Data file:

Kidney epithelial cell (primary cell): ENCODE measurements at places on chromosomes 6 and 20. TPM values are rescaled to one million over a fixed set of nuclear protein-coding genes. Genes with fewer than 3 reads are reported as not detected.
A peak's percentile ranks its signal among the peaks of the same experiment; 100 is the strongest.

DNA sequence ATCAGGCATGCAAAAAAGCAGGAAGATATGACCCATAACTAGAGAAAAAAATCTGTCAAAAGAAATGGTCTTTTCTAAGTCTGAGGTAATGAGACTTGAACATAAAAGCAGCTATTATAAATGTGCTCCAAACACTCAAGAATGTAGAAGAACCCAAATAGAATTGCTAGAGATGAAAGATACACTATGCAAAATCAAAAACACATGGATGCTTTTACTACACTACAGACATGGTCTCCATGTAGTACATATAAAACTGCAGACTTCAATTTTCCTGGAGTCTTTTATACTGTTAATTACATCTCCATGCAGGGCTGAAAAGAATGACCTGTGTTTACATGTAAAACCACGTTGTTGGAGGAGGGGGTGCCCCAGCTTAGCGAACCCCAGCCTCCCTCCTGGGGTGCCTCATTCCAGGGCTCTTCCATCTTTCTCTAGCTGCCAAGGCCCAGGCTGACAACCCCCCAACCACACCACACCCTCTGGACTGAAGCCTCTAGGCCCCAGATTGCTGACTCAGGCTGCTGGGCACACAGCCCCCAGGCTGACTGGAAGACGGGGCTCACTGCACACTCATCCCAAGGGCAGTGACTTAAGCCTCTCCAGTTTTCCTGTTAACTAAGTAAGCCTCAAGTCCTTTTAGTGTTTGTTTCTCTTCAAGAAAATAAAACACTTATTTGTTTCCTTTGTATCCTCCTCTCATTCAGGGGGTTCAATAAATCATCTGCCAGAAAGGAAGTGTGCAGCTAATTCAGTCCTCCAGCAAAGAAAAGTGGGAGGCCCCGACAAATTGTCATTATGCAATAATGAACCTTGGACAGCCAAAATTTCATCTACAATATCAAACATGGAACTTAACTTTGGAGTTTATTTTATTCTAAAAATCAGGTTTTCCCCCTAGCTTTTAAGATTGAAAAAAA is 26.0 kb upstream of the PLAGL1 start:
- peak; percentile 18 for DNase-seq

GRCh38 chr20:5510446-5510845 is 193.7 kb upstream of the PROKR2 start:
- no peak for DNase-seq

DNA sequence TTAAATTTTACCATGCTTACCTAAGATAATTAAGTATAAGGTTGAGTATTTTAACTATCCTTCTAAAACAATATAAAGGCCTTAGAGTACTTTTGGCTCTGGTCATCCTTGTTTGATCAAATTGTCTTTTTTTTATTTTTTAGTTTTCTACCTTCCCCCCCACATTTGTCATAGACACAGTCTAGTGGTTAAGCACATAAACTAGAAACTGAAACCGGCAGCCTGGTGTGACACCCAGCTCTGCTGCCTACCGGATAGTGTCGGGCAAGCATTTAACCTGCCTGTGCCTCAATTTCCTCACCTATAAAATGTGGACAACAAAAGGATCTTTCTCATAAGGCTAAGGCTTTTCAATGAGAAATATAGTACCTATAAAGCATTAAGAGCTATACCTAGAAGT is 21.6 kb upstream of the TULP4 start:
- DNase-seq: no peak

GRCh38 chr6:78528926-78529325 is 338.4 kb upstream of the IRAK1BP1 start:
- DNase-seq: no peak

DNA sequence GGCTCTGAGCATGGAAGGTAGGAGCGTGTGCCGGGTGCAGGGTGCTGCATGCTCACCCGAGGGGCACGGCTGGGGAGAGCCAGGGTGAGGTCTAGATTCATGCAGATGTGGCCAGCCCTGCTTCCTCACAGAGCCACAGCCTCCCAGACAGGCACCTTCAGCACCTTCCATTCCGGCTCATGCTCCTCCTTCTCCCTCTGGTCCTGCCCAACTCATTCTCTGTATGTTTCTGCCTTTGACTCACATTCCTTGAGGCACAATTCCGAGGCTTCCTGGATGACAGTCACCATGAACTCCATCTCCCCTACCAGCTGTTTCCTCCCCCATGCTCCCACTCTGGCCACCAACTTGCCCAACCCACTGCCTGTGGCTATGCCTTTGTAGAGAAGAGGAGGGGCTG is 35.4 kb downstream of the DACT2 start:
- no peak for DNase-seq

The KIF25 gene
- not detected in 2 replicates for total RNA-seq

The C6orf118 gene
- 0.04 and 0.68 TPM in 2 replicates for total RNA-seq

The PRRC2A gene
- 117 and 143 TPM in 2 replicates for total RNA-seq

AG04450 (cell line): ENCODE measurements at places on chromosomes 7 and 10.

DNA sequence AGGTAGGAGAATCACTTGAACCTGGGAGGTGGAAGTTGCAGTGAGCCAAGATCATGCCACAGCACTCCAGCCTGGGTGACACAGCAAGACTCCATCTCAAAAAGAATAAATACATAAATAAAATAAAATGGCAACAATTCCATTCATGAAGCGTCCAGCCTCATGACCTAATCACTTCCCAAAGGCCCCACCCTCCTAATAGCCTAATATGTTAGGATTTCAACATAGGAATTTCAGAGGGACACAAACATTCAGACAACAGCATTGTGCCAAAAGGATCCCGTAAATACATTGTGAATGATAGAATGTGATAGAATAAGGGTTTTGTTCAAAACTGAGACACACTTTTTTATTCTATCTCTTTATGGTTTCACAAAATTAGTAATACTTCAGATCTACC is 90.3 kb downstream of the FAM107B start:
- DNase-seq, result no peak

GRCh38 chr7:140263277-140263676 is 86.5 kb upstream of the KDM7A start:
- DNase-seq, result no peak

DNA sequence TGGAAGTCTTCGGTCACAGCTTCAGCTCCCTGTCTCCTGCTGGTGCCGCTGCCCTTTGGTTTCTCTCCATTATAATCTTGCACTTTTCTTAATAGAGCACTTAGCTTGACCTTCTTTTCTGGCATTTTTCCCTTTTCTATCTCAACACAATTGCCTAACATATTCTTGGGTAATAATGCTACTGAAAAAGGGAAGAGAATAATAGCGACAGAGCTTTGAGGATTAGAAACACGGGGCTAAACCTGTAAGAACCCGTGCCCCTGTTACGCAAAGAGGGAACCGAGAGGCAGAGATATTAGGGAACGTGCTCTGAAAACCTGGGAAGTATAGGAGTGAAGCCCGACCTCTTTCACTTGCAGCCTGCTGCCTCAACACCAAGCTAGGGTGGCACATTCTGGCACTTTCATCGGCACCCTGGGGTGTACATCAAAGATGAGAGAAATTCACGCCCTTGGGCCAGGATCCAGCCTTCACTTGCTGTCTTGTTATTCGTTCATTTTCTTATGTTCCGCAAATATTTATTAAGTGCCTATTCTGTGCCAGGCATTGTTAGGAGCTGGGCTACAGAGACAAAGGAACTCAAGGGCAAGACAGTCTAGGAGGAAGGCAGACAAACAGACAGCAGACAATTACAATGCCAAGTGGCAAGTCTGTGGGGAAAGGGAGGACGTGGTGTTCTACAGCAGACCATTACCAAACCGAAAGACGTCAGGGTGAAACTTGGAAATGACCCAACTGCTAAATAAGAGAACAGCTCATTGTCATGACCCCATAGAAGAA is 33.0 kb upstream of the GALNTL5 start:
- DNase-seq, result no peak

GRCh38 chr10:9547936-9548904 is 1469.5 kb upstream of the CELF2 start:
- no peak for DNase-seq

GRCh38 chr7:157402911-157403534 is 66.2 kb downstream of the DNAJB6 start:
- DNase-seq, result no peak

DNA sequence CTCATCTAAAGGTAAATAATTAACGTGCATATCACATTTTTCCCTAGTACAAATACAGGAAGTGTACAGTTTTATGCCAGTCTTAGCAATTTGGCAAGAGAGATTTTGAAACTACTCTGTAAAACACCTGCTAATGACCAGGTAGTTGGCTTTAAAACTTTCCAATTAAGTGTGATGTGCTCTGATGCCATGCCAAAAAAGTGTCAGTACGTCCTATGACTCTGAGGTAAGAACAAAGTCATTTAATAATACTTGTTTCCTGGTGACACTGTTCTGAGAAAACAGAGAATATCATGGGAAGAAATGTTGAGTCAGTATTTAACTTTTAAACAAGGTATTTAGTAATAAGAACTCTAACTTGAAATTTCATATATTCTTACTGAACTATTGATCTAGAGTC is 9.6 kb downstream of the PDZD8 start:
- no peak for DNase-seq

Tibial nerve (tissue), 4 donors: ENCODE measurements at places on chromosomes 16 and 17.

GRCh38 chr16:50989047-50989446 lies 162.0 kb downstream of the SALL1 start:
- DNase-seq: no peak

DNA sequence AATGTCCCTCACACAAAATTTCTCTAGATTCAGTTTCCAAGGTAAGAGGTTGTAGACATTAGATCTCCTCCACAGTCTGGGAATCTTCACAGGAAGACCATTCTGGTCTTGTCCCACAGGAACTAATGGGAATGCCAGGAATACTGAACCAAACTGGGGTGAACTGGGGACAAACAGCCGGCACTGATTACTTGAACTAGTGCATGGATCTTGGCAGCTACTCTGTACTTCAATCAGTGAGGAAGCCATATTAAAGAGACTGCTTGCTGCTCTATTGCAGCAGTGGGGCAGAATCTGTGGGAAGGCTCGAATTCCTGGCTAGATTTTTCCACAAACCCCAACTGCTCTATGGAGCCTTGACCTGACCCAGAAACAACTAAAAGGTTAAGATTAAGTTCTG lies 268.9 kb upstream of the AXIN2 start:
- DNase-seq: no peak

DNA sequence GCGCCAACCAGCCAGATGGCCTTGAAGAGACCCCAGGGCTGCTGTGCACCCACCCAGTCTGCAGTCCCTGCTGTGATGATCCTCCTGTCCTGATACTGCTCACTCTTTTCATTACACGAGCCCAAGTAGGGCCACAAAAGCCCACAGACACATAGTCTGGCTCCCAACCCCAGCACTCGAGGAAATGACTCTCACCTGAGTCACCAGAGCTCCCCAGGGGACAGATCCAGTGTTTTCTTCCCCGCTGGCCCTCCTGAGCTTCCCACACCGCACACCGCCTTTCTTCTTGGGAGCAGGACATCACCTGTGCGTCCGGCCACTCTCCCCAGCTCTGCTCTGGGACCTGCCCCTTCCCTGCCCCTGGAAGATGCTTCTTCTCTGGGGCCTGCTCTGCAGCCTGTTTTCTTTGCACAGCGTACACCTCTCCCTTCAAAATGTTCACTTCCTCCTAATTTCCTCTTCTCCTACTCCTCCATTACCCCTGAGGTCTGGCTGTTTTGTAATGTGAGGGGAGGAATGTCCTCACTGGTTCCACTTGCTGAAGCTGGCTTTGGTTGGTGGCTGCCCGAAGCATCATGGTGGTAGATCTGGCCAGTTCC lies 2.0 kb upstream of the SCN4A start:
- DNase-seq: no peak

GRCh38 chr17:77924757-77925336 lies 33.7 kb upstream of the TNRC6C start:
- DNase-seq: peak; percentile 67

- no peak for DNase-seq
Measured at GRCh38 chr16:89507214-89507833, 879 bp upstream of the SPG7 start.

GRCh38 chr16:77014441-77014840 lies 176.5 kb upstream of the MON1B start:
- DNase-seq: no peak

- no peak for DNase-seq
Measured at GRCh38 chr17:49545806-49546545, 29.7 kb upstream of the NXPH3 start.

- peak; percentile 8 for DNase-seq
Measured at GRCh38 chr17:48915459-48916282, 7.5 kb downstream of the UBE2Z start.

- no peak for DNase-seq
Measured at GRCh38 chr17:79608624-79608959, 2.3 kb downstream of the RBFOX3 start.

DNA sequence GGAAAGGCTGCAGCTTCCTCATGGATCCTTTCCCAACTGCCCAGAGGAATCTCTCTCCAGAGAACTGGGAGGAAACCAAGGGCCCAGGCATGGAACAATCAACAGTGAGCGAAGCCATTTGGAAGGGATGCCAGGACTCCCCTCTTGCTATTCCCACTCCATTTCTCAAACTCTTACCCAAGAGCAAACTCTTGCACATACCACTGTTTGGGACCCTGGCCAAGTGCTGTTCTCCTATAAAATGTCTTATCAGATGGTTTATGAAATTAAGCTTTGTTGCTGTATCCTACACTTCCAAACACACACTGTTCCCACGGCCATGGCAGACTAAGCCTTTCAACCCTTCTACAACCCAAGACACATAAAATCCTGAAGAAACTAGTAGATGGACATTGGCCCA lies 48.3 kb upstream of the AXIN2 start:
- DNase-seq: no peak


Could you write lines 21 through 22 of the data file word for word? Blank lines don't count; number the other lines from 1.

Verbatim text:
- DNase-seq, result no peak

GRCh38 chr7:140263277-140263676 is 86.5 kb upstream of the KDM7A start: